1. Ineffective
  2. Inappropriate (the officer is unable to see/target the safer area, but the shot needs to be taken to stop the behavior-example: A person cutting off body parts with a knife, who is positioned where all you can see/target is the solar plexus. This is potentially more dangerous, but the shot needs to be made because death will likely occur if the self mutilation is allowed to continue).
  3. Too dangerous (A subject armed with the machete is advancing on less lethal officers, while a cover officer is preparing to use deadly force. A shot to the solar plexus may be the only chance this suspect has for survival).

Intentional shots to the neck or head shall be avoided unless defending against a direct deadly threat, and a fatal outcome would be acceptable. Shot bag deployments to the chest should be avoided due to the general lack of effectiveness and history of fatalities following impacts to this area.

An issue that is often overlooked but closely related to targeting error involves rapid follow up or “double tap” shooting techniques. This concept is well thought out and appropriate in the deadly force environment, but has absolutely NO PLACE in the less lethal realm. If you want to absolutely-positively guarantee that you will not hit your intended target, fire two bean bag rounds in rapid succession. The first will hit where you aimed (assuming you did your part and used quality ammunition at an appropriate range), the suspect will unconsciously and often violently react to the impact by MOVING, and your second round will hit whatever body part has now moved in front of it. Remember, the impact rounds move at a snails pace compared to conventional ammunition, and the suspect definitely will move enough between rounds to cause major point of contact errors. Several critical skull fracture injuries and one fatality have been connected to this phenomenon. As such, officers must ensure that proper sighting is acquired after each shot, to prevent accidentally striking an area (or person) due to the suspect moving/falling into or out of the path of a round fired “in volley”.

This is addressed by the outright prohibition of “volley fire”, and alternately directing officers to use the following engagement cadence:

  • Appropriate initial verbal dialogue
  • Sight the proper aiming point
  • Fire a single round
  • Evaluate result
  • Verbal challenge
  • Reacquire sights/aiming point
  • Fire a single round
  • Verbal challenge

This continues as long as necessary/productive/appropriate, with special consideration being given to alternative tactics when it appears obvious that the technique is not working, and the injury risk of multi volleys outweighs the value of continuing the deployment. It is also important to note that multiple shooters create the same problem as “volley fire”, and guarantees that areas of the body will be hit that were not intended. Should this occur, a serious injury or fatal (unjustified) outcome could follow. One shooter, directing well aimed fire as outlined above, best serves this process.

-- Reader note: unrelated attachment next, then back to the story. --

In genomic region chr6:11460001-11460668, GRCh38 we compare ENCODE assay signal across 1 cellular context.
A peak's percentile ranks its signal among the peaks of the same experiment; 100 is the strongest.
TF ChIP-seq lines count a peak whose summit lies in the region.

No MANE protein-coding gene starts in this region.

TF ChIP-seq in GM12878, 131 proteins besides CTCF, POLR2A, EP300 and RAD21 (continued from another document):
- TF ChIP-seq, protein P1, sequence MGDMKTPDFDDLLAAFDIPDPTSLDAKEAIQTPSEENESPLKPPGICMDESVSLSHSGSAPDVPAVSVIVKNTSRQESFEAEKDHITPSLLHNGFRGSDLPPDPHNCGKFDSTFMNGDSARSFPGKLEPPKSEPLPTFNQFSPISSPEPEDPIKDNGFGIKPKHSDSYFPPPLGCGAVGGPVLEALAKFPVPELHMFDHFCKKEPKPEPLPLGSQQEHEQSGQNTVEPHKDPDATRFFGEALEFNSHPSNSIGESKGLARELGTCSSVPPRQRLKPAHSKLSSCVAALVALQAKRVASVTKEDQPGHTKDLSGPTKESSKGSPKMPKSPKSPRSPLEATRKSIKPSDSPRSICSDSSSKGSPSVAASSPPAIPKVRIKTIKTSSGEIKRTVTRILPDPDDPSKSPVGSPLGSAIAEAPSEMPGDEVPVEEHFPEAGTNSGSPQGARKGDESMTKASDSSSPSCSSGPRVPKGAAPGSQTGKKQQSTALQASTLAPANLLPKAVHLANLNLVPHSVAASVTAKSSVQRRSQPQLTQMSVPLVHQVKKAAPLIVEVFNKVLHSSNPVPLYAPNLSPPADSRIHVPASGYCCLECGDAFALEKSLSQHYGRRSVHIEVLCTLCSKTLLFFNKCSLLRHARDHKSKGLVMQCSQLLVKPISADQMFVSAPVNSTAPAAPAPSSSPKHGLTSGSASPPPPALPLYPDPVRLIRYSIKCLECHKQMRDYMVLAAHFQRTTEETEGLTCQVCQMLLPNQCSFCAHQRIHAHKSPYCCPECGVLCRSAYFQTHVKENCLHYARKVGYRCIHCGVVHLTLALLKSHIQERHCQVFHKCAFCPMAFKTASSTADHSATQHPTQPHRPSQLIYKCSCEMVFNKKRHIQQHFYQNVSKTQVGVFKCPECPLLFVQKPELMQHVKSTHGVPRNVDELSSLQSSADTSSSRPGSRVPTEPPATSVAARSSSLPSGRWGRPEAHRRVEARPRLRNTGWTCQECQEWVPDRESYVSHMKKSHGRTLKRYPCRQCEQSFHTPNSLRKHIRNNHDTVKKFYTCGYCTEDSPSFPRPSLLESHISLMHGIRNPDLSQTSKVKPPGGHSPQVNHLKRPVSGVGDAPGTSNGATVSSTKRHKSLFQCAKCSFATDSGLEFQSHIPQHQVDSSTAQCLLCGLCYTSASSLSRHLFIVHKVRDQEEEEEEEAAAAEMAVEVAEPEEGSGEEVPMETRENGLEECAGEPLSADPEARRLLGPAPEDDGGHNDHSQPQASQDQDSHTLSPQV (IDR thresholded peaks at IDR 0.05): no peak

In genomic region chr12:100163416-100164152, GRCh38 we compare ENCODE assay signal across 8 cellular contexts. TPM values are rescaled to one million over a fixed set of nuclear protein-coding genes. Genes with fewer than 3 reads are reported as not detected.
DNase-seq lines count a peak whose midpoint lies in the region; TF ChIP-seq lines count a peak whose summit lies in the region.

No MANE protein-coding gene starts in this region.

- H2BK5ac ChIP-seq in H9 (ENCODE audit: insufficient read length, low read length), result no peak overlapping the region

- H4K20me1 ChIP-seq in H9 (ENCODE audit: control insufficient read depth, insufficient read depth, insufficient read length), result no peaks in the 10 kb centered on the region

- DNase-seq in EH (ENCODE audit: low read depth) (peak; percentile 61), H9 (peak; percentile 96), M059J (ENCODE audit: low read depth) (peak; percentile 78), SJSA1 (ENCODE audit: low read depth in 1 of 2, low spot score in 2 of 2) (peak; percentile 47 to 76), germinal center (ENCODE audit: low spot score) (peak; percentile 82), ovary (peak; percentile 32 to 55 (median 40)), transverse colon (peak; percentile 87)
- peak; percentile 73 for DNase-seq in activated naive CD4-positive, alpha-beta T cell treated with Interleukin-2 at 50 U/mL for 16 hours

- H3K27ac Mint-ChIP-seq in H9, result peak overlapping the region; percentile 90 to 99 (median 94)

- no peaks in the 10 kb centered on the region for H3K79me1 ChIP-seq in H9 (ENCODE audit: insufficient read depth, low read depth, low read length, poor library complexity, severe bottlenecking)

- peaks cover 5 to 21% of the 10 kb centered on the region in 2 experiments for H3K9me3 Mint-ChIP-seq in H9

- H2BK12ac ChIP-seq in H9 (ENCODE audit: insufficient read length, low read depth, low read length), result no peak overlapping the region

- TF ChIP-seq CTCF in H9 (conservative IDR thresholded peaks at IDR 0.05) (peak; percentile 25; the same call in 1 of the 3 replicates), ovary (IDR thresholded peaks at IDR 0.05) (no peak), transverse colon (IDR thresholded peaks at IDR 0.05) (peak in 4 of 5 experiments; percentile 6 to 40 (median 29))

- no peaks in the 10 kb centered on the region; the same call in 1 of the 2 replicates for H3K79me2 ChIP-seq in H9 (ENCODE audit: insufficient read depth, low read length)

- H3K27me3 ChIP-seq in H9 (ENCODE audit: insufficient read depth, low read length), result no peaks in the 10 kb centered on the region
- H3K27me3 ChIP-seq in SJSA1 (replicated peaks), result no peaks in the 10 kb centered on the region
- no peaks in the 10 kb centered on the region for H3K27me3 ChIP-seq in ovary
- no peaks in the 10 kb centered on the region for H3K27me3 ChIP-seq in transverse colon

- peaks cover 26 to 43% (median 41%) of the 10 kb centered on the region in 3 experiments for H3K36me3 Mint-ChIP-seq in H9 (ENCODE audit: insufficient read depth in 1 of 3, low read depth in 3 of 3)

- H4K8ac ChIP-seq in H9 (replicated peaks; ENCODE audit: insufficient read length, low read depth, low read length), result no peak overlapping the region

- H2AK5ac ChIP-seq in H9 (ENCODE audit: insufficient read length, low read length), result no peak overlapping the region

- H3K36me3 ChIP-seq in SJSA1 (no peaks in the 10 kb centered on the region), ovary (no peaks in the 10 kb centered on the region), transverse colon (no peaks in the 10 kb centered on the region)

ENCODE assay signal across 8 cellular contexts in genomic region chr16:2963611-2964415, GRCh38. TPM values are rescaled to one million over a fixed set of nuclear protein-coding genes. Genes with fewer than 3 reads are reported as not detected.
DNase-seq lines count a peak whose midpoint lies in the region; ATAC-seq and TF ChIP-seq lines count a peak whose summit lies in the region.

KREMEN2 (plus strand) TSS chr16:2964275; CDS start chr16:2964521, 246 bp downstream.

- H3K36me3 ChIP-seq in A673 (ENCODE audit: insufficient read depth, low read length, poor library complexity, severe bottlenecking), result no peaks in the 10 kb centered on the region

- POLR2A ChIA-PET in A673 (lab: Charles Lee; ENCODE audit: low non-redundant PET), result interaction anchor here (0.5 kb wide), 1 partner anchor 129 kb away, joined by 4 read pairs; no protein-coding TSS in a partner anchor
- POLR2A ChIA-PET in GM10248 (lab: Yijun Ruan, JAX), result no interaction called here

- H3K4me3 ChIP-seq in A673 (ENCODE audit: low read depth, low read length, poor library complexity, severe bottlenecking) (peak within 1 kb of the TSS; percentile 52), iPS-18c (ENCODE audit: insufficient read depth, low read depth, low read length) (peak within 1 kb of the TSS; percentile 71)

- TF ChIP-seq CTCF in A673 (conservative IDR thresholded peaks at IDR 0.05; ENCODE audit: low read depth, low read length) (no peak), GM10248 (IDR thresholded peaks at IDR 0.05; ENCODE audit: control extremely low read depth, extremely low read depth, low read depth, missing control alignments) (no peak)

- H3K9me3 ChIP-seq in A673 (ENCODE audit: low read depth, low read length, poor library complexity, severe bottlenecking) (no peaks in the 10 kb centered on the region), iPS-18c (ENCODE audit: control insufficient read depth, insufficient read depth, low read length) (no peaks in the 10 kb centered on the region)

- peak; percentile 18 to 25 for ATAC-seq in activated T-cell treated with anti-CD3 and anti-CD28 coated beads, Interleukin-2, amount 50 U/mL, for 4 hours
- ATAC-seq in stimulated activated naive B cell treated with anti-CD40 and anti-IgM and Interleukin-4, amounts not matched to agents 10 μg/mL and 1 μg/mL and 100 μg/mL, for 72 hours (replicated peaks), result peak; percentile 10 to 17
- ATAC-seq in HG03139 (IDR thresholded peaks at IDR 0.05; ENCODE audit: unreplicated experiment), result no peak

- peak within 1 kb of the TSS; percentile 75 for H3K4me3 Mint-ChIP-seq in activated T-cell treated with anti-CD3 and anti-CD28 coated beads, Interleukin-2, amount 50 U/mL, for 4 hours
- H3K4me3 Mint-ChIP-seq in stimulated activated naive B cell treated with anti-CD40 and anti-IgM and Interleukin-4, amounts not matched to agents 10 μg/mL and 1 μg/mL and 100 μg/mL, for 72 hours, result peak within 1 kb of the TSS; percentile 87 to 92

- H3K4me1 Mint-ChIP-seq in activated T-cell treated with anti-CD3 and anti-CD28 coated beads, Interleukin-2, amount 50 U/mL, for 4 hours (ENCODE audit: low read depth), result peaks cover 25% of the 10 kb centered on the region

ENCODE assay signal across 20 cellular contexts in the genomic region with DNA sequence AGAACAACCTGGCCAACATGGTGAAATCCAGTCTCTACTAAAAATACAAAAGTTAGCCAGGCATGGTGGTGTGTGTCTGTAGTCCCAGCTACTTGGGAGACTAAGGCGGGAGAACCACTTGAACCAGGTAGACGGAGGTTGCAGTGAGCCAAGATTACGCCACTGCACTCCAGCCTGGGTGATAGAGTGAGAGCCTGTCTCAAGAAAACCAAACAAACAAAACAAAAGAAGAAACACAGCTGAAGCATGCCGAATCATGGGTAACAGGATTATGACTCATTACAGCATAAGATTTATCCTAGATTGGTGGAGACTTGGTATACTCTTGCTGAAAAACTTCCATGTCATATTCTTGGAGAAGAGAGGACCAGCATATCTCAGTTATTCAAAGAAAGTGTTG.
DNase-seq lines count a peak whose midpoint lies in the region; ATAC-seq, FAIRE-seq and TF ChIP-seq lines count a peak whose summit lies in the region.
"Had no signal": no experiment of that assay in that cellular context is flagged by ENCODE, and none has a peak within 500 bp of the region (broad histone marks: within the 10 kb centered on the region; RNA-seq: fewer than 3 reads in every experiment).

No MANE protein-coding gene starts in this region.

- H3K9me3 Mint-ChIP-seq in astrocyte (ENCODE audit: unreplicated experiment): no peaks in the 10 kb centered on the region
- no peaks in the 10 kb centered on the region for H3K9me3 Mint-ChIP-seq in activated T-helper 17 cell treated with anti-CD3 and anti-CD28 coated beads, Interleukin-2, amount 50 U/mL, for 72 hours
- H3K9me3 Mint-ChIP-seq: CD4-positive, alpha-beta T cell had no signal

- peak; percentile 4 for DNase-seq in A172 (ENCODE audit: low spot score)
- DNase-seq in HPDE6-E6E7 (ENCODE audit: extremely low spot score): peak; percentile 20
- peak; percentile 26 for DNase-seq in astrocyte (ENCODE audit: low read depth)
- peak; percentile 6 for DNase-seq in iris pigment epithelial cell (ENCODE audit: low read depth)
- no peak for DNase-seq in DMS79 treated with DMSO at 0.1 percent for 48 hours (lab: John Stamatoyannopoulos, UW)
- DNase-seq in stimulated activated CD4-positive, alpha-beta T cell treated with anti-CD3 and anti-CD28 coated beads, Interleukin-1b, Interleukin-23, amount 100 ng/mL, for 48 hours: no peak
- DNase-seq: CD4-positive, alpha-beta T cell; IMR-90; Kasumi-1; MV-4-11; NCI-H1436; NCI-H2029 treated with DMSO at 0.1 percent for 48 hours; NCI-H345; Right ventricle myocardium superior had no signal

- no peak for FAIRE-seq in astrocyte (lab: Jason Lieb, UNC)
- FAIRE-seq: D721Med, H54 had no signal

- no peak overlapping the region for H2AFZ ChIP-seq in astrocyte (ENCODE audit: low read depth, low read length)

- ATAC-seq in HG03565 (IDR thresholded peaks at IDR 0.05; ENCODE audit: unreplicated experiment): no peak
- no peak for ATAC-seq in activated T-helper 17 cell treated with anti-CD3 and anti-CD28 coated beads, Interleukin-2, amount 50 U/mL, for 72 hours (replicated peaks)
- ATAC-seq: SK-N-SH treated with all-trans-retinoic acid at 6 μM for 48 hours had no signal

Such discussions must then be followed by legitimate testing processes to validate that learning has occurred and/or offer opportunities for clarification/remediation. This involves both a written test, which documents material committed to memory and subject to recall, and a scenario based test, which documents practical decision making skills. The written test should address issues relating to policy and procedure, with special emphasis on those critical areas that impact safe and effective use. The scenario based test is where the “rubber meets the road”, and assists in determining whether an officer can apply the knowledge committed to memory, in a practical and realistic way. Be forewarned: practicals are time consuming and labor intensive, which is why many agencies avoid them. Likewise, they are the best method of shaping performance in the field, and preparing officers for the task at hand. Even a basic overview of practical scenario based training goes beyond the scope of this article. Contact writer Ken Murray (Training at the Speed of Life) for specifics concerning his area of expertise.

Safe and effective impact projectile programs are not rocket science, but they do require attention to detail in critical areas such as those outlined above. When properly used, they have been proven life savers in countless incidents. Likewise, when used in situations outside of contemporary thinking and training, they have resulted in death and serious injuries on both sides of the badge. Officers who would like an instructor lesson plan addressing the topic outlined above should send an email request to the author at

Major Steve Ijames
Major Steve Ijames

Steve Ijames is a major with the Springfield, Missouri Police Department, and has been a police officer for the past 27 years. Steve formed his agencies full time tactical unit in 1989, and worked his way through the structure from team leader to special operations commander. Steve was an original member of the National Tactical Officers Association (NTOA) board of directors, and was the course developer/lead instructor for the NTOA and IACP less lethal force options “train the trainer” programs. Steve has provided such training across the United States and in 31 foreign countries, and frequently provides agency litigation defense when the use of such tools are called into question.

He can be reached at